rate limiting mail server
eksffa at freebsdbrasil.com.br
Mon Mar 2 05:12:06 PST 2009
Barney Cordoba escreveu:
> --- On Tue, 2/24/09, Mark E Doner <nuintari at amplex.net> wrote:
>> From: Mark E Doner <nuintari at amplex.net>
>> Subject: rate limiting mail server
>> To: freebsd-isp at freebsd.org
>> Date: Tuesday, February 24, 2009, 12:13 AM
>> I am running a fairly large mail server, FreeBSD, of
>> course. It is predominantly for residential customers, so
>> educating the end users to not fall for the scams is never
>> going to happen. Whenever we have a customer actually hand
>> over their login credentials, we quickly see a huge flood of
>> inbound connections from a small handful of IP addresses on
>> ports 25 and 587, all authenticate as whatever customer fell
>> for the scam du jour, and of course, load goes through the
>> roof as I get a few thousand extra junk messages to process
>> in a matter of minutes.
>> Thinking about using PF to rate limit inbound connections,
>> stuff the hog wild connection rates into a table and drop
>> them quickly. My question is, I know how to do this, PF
>> syntax is easy, but has anyone ever tried this? How many new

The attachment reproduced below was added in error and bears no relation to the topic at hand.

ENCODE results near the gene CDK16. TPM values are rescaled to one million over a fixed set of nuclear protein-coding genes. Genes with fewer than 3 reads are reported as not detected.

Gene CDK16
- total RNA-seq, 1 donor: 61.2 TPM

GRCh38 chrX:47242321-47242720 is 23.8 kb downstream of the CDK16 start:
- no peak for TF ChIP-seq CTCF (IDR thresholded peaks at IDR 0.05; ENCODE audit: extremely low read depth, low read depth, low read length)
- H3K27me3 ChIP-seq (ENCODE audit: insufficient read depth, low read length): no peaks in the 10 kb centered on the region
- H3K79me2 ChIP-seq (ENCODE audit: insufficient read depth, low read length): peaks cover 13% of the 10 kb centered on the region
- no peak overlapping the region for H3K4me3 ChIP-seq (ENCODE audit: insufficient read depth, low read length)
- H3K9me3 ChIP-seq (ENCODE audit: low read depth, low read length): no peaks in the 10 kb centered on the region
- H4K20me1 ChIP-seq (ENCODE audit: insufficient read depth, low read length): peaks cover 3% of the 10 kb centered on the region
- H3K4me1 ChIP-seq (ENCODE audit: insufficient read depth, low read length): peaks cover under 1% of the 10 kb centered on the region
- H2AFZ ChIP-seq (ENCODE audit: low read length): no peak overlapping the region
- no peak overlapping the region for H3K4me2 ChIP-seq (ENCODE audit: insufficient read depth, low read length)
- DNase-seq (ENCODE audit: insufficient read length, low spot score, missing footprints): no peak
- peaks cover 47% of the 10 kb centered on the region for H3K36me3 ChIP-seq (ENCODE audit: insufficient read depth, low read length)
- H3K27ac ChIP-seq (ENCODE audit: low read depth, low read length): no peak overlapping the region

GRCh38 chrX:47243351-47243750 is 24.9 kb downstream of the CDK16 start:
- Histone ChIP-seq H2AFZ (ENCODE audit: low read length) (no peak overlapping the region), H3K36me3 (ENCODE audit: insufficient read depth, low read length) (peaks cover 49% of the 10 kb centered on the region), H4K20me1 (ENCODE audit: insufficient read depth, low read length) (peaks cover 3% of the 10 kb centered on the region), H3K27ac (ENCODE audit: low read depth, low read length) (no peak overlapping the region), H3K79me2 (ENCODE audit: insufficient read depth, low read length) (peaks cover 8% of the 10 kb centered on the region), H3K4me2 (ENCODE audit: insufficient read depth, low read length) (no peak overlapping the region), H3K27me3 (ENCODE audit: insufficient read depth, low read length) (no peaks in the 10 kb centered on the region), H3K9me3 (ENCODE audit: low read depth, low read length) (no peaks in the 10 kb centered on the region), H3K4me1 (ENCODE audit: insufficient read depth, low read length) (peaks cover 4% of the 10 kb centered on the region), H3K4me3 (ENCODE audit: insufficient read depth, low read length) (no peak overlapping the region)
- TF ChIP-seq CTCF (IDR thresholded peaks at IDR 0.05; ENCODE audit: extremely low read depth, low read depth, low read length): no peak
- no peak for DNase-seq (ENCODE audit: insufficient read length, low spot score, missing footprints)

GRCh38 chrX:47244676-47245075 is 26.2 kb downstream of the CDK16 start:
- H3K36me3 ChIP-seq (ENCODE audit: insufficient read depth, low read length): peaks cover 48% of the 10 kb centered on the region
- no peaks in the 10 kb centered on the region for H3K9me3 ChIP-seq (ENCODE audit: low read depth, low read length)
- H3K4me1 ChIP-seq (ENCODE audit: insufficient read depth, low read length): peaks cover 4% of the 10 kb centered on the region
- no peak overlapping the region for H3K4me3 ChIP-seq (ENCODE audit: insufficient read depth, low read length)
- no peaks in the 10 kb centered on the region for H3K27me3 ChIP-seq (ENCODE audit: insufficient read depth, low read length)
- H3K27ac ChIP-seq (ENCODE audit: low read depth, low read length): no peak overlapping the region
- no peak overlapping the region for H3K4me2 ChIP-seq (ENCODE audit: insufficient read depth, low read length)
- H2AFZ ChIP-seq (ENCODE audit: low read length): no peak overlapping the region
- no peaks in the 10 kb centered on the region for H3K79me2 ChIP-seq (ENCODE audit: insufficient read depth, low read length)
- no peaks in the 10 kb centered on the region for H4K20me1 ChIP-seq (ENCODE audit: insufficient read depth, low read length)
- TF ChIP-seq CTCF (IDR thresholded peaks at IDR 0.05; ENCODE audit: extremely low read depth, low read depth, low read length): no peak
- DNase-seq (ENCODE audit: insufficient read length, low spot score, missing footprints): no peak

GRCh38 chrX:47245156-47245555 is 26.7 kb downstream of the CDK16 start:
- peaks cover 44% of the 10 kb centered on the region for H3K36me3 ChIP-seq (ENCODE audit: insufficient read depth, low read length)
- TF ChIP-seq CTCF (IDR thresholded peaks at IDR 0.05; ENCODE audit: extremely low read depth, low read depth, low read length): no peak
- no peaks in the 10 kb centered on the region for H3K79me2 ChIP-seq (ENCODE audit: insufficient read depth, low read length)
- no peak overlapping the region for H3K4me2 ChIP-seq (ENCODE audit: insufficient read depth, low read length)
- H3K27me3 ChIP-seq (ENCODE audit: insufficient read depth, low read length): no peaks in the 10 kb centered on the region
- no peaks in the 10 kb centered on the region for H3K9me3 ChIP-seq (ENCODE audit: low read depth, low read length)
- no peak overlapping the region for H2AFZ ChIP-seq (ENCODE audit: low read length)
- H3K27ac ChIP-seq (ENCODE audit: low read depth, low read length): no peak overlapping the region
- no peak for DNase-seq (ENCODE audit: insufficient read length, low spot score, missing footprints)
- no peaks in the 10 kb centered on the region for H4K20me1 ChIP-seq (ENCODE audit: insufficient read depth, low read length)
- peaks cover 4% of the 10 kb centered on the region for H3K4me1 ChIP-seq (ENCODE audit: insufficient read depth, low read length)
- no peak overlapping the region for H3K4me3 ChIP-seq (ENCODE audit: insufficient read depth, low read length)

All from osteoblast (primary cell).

>> connections per minute from a single source are acceptable,
>> and what is blatantly malicious? And, once I have determined
>> that, how long should I leave the offenders in the
>> Any thoughts appreciated,
> A better strategy is to identify the spam source and just block it. The
> way we do it is that we look for unusual domain traffic from a single
> source and then block the source. I haven't figured out a way to automate
> it yet but it works very well.
> You don't really want to rate limit mail spammers. They go on for many hours .
IMHO, what you could potentially do is adding maximum recipients' limit
per SMTP session, for your customers (relay access IPs), combining it
with tarpiting, while on the firewall side, all you do (my suggestion)
is just limiting the simultaneous access per source IP. Remember that
you might have NATed customers so limiting per IP dont do it way too
limited (2 to 5 simultaneous sessions is probably enough due to your
"residential" usage profile).
Finally, you didnt mention your MTA. If its Qmail there is a great
plugins framework called qmail-spp and it already has a rate control
plugin to be used. While qmail-spp is not (yet) available in the Ports
Collection I have working patches for qmail-ldap and qmail-spamassassin,
which can both be applied from Ports directly (will send-pr(1) to garga@
in the near future...).
Those are usually my own approaches to slow down my users' message
floods. If you mention your MTA maybe we can be of further assistance.
FreeBSD Brasil LTDA.
Tel.: (31) 3516-0800
316601 at sip.freebsdbrasil.com.br
"Long live Hanin Elias, Kim Deal!"
More information about the freebsd-net